- Developmental cognitive neuroscience and cognitive neuroscience of memory and decision making, neural correlates of psychopathy, neural correlates of emotional information processing, pedagogy.
- Ph.D. in Vision Science, Neurophysiology University of Aston, Birmingham, UK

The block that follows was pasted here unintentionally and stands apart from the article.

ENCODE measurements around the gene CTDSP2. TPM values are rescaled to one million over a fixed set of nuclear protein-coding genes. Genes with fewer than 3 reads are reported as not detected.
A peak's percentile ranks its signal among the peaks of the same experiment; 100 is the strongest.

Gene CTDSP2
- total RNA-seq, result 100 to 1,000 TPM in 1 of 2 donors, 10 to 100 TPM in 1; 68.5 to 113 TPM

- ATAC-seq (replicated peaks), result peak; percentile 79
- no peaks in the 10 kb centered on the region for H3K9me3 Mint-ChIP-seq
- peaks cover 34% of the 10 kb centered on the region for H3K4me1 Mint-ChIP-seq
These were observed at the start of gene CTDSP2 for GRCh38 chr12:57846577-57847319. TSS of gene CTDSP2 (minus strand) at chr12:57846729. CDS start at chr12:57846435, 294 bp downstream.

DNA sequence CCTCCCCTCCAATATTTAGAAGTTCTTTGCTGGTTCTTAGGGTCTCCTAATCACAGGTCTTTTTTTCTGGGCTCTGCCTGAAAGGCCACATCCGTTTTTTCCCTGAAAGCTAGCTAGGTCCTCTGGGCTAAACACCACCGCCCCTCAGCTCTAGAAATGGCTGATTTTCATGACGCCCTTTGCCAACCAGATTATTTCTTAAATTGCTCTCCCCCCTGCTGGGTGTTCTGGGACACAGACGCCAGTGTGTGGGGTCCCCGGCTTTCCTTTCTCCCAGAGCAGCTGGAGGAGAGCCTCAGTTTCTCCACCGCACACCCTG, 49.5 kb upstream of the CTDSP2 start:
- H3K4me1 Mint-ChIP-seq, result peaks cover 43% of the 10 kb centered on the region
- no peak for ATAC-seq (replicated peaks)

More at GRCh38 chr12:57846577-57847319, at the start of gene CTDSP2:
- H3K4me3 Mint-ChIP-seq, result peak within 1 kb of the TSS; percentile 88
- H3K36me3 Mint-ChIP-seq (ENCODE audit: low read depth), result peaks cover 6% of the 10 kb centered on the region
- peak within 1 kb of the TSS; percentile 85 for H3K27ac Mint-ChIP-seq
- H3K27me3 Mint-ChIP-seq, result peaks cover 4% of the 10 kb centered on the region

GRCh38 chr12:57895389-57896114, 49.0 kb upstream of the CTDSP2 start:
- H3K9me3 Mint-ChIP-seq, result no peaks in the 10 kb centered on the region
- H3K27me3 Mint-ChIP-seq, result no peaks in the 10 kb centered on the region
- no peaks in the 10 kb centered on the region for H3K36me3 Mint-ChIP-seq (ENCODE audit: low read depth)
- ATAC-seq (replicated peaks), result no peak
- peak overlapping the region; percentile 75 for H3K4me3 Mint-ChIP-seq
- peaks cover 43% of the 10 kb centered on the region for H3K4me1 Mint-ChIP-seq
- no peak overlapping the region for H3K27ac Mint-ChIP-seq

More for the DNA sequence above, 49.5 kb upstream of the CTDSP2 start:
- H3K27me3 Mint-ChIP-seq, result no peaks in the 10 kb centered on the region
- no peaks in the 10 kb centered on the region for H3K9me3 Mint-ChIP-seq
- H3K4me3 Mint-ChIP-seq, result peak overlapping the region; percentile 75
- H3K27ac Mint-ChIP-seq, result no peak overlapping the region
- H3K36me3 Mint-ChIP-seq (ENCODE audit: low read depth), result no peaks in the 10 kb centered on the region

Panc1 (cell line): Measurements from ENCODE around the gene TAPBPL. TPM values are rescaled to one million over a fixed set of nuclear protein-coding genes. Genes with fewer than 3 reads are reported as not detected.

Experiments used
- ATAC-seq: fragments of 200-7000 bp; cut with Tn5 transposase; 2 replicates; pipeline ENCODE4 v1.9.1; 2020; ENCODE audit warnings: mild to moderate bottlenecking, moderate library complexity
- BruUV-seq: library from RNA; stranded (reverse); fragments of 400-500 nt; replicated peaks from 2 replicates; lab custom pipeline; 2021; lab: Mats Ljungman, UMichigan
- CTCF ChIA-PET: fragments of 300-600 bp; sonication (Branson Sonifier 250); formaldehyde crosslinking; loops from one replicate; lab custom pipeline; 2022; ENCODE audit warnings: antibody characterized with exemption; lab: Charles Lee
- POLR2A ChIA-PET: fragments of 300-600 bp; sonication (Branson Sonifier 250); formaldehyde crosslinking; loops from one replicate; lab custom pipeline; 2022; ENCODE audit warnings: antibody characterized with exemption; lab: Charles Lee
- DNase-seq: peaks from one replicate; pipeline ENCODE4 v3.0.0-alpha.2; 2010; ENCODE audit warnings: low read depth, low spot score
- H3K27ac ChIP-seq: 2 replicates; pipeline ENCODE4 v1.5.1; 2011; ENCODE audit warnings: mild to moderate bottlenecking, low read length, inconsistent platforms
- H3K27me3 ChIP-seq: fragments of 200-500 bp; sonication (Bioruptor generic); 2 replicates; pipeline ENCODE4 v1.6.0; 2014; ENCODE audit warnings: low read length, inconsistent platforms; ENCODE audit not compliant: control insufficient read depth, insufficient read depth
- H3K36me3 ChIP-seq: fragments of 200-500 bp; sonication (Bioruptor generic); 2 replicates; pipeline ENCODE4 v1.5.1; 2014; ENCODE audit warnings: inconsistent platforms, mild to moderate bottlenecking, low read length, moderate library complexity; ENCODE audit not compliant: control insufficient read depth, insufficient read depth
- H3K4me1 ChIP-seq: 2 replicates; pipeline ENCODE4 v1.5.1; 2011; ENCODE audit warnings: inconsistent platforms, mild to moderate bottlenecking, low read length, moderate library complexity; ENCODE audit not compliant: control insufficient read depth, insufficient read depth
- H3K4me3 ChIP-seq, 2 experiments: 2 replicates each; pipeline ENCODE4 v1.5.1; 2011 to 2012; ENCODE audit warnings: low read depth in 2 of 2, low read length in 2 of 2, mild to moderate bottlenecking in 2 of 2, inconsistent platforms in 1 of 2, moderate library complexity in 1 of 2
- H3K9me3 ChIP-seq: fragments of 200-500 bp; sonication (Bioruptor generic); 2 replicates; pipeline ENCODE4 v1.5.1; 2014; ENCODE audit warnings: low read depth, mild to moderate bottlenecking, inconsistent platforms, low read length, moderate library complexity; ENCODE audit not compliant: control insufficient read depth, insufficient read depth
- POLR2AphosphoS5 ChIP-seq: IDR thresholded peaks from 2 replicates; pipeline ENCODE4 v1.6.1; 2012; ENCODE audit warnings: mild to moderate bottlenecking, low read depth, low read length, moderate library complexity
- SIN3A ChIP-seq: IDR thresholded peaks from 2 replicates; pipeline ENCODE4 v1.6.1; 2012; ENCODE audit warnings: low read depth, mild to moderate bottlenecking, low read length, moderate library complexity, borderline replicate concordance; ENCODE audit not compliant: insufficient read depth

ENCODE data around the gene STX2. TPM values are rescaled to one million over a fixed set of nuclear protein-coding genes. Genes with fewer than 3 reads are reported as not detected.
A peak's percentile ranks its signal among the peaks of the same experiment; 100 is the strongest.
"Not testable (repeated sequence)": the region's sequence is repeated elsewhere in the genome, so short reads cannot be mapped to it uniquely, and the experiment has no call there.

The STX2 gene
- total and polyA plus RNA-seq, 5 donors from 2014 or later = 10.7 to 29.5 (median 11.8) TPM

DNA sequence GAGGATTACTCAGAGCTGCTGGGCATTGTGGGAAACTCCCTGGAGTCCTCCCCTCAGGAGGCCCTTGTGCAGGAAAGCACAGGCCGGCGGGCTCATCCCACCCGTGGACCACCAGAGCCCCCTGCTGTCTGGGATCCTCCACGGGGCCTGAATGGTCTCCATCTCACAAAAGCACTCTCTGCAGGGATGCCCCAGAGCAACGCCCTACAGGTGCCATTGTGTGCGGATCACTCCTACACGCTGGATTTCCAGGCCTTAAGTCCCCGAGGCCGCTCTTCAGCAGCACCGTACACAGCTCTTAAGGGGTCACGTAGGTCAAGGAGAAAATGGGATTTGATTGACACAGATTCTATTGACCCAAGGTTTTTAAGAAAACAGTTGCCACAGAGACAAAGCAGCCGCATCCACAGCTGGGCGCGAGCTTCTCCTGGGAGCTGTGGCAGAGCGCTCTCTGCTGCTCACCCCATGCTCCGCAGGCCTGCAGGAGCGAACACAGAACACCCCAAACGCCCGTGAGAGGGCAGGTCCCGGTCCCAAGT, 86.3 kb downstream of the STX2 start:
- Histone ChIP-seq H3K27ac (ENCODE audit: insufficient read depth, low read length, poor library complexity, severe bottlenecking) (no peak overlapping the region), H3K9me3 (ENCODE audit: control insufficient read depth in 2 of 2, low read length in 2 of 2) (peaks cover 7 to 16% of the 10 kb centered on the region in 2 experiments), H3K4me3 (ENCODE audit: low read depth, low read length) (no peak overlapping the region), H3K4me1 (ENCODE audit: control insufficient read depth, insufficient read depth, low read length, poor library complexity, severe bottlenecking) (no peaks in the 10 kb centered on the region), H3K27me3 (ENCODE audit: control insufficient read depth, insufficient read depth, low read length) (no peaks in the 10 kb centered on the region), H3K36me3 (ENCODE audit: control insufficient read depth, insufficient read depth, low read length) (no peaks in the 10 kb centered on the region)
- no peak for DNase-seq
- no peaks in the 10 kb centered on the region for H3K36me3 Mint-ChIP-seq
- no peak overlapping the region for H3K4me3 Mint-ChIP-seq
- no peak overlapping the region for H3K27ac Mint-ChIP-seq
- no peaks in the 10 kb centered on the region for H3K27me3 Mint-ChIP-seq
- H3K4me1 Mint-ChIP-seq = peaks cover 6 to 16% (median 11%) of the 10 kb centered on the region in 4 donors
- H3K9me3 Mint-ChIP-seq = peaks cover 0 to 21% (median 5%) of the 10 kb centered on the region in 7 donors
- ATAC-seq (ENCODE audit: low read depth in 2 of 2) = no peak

Jill Grose-Fifer is a neurophysiologist with research interests that center on the use of the EEG to explore sensory and cognitive function across the lifespan. She came to John Jay in 2007, after holding research appointments at Columbia University, City College, CUNY and Brooklyn College, CUNY, and adjunct teaching appointments at Barnard College and NYU Her current research focuses primarily on adolescent brain development with a view to better understanding increased risk-taking in this population. Other collaborative research projects include investigations of emotional face processing in adolescents, and the neural correlates of psychopathy. She is also interested in developing and assessing pedagogical innovation, and she is currently a member of the John Jay Learning Community Faculty. She was the recipient of a John Jay Distinguished Teaching Prize in 2009 and the John Jay Outstanding Mentor Award in 2013.